Here’s the one-paragraph review: In the hands of the Holt/Dimondale Community Players, Stephen Sondheim’s 1970 musical classic “Company” is lifeless, listless and long. Save your money. Stay home.
Why would that be when you’re dealing with the work of a dominant artistic force like Sondheim and a potentially exciting (if somewhat dated) show like “Company?” And also, how can that be when you have some of the biggest and best names in community theater in the cast?
One first has to look to director Kelly Stuible. She does not have a cohesive grip on how she wanted to interpret the show, neither its spirited and funny aspects nor its darker undertones. If she does, her vision does not get communicated — definitely not to the audience.
This leaves the actors meandering both emotionally and physically, giving the production an overall stiff and static feel.
(It could not have helped the show’s energy level that on opening night there were only a disheartening 20 people in the cold, cavernous Holt Junior High School auditorium.)
On the practical side, Stuible simply does not have enough good voices (a couple of them could make a person literally shudder) to handle “Company’s” gorgeous lyrics and musical complexity. And although she does have the above-mentioned talent and star power in people like Chad DeKatch, Joe Quick and Doak Bloss, in a non-professional cast of 14 there are going to be folks who can’t act.
Luckily, there are exceptions to this overall assessment. First and foremost, there is the small but spot-on orchestra under the direction of pianist Bryan Guarnuccio, effectively placed upstage center. All excellent musicians, they are strong, tight and well-rehearsed. One can only imagine the added disaster if this hadn’t been the case.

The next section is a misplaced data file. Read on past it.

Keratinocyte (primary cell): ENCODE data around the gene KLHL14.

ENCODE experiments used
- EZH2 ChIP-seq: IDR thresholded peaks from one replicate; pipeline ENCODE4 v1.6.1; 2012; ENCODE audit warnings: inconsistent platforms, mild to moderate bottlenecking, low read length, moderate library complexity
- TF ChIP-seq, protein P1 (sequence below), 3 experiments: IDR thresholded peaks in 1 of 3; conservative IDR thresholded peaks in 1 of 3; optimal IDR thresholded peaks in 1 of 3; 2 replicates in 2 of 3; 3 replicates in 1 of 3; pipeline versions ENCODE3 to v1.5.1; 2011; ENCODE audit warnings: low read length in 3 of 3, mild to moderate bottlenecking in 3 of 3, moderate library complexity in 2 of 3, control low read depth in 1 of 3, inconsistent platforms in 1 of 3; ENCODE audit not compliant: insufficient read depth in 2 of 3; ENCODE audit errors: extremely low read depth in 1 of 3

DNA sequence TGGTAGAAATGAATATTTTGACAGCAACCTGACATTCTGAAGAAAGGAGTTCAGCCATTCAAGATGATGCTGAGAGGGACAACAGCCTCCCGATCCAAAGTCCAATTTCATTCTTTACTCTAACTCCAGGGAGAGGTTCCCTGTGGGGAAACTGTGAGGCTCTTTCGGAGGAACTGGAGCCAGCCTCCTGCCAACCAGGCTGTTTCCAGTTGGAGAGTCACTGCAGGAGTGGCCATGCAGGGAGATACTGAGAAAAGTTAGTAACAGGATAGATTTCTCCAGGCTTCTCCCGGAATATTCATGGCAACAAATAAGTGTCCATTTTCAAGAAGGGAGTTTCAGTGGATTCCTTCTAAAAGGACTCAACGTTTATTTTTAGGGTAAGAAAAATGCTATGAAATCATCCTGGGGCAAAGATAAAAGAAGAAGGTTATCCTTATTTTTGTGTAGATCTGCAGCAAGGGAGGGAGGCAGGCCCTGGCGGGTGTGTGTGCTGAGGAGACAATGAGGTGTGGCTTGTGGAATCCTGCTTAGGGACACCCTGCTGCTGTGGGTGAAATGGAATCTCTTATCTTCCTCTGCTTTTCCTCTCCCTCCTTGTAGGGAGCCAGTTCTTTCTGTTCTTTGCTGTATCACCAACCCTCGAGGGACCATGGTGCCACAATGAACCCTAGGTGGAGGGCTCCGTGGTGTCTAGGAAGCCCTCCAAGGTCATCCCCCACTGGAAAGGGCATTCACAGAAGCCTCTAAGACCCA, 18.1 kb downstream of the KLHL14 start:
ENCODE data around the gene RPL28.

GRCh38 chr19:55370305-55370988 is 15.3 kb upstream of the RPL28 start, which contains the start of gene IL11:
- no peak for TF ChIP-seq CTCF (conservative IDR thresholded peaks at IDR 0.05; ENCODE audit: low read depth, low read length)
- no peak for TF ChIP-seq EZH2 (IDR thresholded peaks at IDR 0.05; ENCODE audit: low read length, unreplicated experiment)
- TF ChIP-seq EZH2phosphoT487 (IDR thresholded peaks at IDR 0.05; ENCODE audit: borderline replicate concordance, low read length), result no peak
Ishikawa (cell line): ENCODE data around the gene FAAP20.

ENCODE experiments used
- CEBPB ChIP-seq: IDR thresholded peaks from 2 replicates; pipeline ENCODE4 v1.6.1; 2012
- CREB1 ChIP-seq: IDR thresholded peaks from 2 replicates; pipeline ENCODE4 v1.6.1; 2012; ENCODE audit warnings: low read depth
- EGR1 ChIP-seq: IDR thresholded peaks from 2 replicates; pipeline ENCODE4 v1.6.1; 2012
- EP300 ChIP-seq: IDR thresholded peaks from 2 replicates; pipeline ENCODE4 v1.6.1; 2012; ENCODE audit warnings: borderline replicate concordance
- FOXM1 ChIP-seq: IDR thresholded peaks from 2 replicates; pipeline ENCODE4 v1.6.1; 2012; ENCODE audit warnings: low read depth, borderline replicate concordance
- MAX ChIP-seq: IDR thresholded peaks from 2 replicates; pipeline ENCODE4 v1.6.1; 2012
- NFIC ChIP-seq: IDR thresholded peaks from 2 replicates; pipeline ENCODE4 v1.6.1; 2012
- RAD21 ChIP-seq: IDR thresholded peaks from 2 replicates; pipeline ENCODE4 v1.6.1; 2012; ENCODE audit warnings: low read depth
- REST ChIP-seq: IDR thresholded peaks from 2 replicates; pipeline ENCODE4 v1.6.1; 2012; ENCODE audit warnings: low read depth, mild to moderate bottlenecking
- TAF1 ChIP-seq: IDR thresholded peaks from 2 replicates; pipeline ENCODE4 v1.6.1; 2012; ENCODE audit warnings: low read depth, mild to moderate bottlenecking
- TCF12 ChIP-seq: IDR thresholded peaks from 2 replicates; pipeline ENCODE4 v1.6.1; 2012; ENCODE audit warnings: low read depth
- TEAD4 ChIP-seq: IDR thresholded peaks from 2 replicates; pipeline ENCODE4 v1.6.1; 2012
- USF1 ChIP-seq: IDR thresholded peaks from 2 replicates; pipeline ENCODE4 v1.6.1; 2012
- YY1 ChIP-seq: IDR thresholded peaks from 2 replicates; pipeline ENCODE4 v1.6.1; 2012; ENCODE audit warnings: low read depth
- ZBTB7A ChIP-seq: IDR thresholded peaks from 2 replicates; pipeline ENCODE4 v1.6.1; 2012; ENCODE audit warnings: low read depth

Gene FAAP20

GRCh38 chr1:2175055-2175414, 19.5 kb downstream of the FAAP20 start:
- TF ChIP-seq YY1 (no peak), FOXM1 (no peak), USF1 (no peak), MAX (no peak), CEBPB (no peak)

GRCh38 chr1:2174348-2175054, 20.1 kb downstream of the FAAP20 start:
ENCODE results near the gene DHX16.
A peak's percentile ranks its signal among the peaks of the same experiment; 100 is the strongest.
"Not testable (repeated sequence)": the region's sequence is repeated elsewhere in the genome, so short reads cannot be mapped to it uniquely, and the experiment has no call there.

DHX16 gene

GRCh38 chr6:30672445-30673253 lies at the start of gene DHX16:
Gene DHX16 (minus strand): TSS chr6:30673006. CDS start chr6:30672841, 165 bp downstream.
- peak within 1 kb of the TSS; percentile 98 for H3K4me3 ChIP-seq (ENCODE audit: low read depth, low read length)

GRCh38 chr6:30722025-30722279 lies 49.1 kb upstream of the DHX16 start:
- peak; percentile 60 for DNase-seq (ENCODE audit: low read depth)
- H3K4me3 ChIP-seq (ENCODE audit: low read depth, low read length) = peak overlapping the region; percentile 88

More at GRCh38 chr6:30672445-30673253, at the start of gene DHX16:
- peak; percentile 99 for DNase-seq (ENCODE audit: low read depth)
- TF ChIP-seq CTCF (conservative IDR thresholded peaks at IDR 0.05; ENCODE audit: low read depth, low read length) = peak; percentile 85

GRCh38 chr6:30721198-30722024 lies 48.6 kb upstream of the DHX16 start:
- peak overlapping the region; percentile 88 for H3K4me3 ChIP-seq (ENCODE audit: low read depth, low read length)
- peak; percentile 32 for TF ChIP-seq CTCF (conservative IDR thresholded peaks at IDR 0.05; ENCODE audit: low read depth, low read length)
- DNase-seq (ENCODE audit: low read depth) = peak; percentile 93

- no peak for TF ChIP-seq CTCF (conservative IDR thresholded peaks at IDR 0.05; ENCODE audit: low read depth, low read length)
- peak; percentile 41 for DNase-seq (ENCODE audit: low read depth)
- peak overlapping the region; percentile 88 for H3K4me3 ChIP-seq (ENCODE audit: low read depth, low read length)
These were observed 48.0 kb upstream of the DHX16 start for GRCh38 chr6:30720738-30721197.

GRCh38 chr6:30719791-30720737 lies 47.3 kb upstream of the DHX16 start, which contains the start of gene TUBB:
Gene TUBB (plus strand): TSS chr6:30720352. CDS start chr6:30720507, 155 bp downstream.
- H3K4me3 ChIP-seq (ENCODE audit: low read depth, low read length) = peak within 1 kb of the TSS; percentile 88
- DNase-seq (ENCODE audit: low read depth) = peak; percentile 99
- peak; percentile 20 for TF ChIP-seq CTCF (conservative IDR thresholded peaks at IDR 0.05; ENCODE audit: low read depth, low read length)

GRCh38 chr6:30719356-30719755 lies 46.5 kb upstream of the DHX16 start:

In addition, two women in the cast stand out, Nicole Martin and Amanda D. Knowlton.
Martin combines a strong singing voice with natural acting ability to make the panicky, neurotic Amy both believable and theatrical in her rendition of “Not Getting Married Today.”
Knowlton, as ditzy stewardess April, is a natural comedienne. She gives the curtain speech in the character of April and, if you pay attention to curtain speeches, you get an early hint of how funny this woman can be. Her duet with DeKatch (“Barcelona”) also proves she can sing.
Then there is DeKatch as perennial bachelor Bobby, the central protagonist who links the show’s disconnected vignettes. The only caveat to his being an exception is that it takes him too long to get there. DeKatch can act, he can sing, he has appealing stage presence, but on opening night he waited until the closing number to shine.
But then shine he did in the magnificent “Being Alive,” tenderly wrapping up the central theme of the show and making the audience believe in Bobby’s new willingness to have a real love relationship and not just to keep “Company.”
Holt-Dimondale Community Players
Through Feb. 11
Holt Junior High School,
1784 Aurelius Road, Holt
7 p.m. Thursdays and Fridays; 2 and 7 p.m. Saturdays
$12; $8 students and seniors